There are many books that have been written on depression, but we are now just learning how to identify and treat this illness in teenagers. Misinformation often causes parents to think that their child is depressed when many symptoms of depression masquerade as typical teenage surliness or drug use. This can be a scary reality for parents as boredom and depression often have similar symptoms.
Teenage depression doesn’t manifest itself as clearly as adult depression.
What is depression? Depression is a medical condition that can cause dysfunction in every aspect of one’s life. Some of the various types of depression include:
• Major depression
• Bipolar Disorder
There are many factors that can cause depression in teenagers. These include biochemistry (a chemical imbalance of mood regulation in the brain), genetics, family history, substance abuse, and an illness or difficult life changing situation. Some people have mild depression, while others suffer much more severely.
Childhood depression is a serious impairment, which is often missed because adolescents suffering from it do not verbalize their feelings. Often the depression gradually becomes more severe and the teenager can no longer cope with life. Today, we realize that depression sometimes begins in early childhood, and that approximately two percent of pre-teens and five percent of adolescents suffer from this disorder. We are also learning that depression in teenagers presents itself differently than in adults and that treatment modes also differ for teens.
Depression in children does not always manifest itself as it does in adults, which is characterized by a loss of interest in life. Instead of being sad and debilitated, the teenager may exhibit agitation and irritable behaviors. They may also have physical symptoms, such as headaches and stomachaches. Teenagers often express their emotions through their body, and unfortunately these complaints are usually treated with medicine rather than therapy (Group Therapy).
Parents should not try to diagnose their child. They should communicate their concerns to a professional and then make the decision as to whether the teenager needs help.
The first step for the parents of a depressed teenager is to acknowledge that their child might have a problem. Denial and guilt are common problems when it comes to teenagers with mental health issues. Some parents feel guilty or blame outside forces for the problem, or just think that the teen needs a swift kick in the pants to pull them out of their funk.
Depression is a serious, legitimate illness. If left untreated, depression has serious long-term implications (even the risk of suicide), and deserves the same compassion and attention as any other illness. A depressed teenager is not lazy, willful, or just trying to get out of work; they are ill and need treatment.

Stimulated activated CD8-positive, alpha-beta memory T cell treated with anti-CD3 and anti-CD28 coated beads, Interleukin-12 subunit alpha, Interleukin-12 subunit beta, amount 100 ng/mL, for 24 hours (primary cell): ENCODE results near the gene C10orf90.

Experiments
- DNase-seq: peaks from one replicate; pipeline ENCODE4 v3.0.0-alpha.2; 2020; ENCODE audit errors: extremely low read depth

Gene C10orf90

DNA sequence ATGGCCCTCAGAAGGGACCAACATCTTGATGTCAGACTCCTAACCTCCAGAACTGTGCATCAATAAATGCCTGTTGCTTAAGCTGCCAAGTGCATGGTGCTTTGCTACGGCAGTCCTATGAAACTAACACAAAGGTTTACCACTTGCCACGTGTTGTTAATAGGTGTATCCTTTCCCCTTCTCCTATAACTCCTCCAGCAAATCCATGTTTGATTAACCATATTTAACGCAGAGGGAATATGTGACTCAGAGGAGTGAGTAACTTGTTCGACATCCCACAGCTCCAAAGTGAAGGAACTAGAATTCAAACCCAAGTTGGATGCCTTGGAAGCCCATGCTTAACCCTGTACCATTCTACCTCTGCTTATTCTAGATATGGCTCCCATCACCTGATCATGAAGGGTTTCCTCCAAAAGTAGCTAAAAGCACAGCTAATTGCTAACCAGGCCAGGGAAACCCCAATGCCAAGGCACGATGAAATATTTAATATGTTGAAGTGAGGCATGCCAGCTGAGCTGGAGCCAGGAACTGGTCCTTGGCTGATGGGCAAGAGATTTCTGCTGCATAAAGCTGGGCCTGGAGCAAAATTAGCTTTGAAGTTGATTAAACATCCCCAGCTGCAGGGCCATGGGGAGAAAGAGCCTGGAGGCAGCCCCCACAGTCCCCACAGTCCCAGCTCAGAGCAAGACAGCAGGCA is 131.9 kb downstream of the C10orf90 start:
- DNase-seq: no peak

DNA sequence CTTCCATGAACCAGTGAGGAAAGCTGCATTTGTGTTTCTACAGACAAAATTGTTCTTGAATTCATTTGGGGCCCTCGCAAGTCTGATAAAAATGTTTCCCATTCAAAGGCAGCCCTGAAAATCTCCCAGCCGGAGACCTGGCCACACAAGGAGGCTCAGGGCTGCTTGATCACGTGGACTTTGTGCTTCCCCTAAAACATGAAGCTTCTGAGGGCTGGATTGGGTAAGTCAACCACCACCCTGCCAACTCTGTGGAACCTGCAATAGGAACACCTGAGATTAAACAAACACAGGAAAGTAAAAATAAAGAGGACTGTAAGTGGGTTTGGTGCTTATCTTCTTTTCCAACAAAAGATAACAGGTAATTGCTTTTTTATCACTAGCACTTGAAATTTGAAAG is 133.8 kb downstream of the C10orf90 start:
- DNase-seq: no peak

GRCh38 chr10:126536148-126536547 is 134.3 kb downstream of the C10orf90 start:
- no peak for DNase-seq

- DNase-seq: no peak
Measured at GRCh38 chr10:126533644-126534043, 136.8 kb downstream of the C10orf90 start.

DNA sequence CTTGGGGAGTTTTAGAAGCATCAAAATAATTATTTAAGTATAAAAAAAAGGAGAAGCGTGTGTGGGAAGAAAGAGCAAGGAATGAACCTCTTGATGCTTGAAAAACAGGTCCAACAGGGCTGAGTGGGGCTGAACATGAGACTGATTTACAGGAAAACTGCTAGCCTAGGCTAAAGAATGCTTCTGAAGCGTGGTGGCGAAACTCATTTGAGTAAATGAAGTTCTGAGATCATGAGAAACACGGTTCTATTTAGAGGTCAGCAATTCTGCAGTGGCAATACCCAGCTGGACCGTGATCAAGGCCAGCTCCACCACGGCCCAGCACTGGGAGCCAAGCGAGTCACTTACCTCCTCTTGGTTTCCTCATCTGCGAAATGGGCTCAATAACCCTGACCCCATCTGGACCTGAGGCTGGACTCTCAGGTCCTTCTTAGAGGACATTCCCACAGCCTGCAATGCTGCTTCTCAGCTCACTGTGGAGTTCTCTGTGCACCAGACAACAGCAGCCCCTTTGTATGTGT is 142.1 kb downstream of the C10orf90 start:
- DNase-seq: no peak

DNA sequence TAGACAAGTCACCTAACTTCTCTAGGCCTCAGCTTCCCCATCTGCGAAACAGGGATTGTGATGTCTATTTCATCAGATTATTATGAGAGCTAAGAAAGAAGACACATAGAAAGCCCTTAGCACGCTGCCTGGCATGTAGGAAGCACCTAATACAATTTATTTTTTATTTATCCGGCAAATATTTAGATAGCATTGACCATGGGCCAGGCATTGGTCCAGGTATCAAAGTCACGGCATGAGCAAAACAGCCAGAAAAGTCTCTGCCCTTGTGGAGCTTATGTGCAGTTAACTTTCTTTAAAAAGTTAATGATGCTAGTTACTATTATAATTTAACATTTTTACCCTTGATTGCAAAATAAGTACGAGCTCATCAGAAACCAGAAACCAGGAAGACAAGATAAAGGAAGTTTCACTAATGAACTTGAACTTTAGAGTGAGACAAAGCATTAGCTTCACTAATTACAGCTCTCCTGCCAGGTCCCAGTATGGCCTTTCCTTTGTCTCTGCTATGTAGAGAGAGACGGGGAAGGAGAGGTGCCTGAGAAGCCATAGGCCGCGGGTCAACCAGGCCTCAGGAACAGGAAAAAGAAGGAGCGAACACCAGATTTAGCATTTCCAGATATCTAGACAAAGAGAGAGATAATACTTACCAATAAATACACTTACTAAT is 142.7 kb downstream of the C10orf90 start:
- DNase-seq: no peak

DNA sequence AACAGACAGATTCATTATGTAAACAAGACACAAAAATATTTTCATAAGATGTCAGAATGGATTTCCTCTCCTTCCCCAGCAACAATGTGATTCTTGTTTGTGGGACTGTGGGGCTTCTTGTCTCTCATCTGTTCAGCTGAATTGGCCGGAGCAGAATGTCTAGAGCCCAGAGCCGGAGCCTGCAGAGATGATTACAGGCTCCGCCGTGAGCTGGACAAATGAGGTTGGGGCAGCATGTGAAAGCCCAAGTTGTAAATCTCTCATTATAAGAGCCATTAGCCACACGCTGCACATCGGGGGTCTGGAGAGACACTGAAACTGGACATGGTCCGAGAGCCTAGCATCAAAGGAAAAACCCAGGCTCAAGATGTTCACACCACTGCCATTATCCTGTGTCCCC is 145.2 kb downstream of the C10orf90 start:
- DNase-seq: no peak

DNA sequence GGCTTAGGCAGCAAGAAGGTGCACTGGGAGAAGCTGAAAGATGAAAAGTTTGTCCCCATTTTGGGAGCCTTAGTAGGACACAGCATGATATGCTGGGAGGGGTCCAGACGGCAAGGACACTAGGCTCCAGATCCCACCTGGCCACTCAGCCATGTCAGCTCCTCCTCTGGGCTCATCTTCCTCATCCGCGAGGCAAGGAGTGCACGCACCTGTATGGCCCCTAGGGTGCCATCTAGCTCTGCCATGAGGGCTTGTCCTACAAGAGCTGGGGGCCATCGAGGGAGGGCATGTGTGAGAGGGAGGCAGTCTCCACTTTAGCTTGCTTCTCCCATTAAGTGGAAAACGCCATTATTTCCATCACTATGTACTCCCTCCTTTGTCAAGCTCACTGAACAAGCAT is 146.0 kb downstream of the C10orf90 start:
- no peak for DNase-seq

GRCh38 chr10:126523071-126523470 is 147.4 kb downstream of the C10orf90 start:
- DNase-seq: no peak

Start by researching treatment the same way as when looking for a reputable medical doctor. Find out if they are members of the A.P.A. and if they graduated from an accredited university. Sometimes the most effective treatment is one that takes place outside the home. By placing the adolescent in a nurturing environment, they are given the opportunity to focus on their illness and rediscover themselves. Teens placed in therapeutic boarding schools continue their education while learning life skills, under the supervision of qualified therapists.
Psychotherapy may utilize a cognitive or interpersonal approach to exploring events and feelings that the teenager is unable to cope with and help develop new coping skills. Cognitive therapy recognizes that emotional health is related to thought patterns and beliefs about the world and the way the teenager relates to their environment. The depressed teen is often pessimistic and dominated by negativity and anticipation of harmful outcomes.
Interpersonal therapy focuses on the practicalities of developing healthy relationships at home and at school. It measures mechanisms for loss and rejection, two major adolescent social issues, how to get along with parents and siblings, and how to reduce and cope with stress. Unfortunately, most teens, however depressed, do not come to therapy voluntarily. Unlike their adult counterparts, they have not identified an area in which their depression is compromising their quality of life. This is why group sessions are often less threatening and can teach social skills in a more relaxed atmosphere (Statistics on Adolescent Depression).
Treating adolescents for depression has come a long way in the past decade. As we learn more about the physical and emotional causes of this disorder, the future looks brighter for teenagers that suffer from depression (Group Therapy).
“Your Child is Depressed or Has Difficulties with Anger Management” EBSCOhost. 2005. 12 Apr. 2005 http://web1.epnet.com.proxy.li.suu.edu
“Group Therapy” Current Trends in Treating Adolescent Depression. 2002. 13 Apr. 2005 http://www.about-teen-depression.com/trends-treatment.html
“Statistics on Adolescent Depression” Depression in Teenagers. 2004. 13 Apr. 2005